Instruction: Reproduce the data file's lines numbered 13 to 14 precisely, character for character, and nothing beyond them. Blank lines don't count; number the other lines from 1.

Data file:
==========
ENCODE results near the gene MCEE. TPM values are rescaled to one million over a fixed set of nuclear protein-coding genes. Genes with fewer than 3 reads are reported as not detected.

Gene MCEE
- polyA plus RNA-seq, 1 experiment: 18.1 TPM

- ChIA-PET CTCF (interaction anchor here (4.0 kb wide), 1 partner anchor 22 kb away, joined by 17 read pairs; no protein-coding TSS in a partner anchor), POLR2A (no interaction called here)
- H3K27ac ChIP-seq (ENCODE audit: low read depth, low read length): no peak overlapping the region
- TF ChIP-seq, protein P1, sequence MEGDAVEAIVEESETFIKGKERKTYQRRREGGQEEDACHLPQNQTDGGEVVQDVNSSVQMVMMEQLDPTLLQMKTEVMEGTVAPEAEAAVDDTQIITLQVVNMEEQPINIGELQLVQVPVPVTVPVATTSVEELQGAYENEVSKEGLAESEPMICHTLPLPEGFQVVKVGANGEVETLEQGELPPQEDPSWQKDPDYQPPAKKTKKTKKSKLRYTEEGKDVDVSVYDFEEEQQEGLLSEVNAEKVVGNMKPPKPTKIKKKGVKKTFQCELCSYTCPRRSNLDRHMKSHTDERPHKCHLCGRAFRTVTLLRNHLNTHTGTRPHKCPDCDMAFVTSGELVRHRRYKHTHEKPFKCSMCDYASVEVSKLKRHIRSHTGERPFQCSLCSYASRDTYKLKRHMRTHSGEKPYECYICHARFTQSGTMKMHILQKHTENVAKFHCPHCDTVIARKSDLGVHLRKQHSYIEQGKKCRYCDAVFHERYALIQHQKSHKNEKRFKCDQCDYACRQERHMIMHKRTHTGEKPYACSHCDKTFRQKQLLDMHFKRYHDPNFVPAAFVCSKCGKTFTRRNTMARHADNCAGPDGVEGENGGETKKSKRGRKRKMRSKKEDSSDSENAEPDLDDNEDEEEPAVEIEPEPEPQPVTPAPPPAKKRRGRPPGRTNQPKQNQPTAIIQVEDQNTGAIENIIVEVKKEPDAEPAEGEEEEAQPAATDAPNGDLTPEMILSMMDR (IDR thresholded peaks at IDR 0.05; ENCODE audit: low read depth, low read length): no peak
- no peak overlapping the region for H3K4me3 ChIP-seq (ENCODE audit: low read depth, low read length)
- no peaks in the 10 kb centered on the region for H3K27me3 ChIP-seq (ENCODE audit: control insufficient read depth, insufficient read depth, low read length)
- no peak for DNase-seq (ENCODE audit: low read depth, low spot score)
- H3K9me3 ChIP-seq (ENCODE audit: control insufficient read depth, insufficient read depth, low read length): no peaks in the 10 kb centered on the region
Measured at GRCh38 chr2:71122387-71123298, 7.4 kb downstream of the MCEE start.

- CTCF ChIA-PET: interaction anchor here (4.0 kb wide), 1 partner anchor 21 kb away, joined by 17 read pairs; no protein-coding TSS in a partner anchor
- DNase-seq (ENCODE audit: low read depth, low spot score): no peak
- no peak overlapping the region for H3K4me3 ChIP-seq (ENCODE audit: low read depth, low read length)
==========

- DNase-seq (ENCODE audit: low read depth, low spot score): no peak
- no peak overlapping the region for H3K4me3 ChIP-seq (ENCODE audit: low read depth, low read length)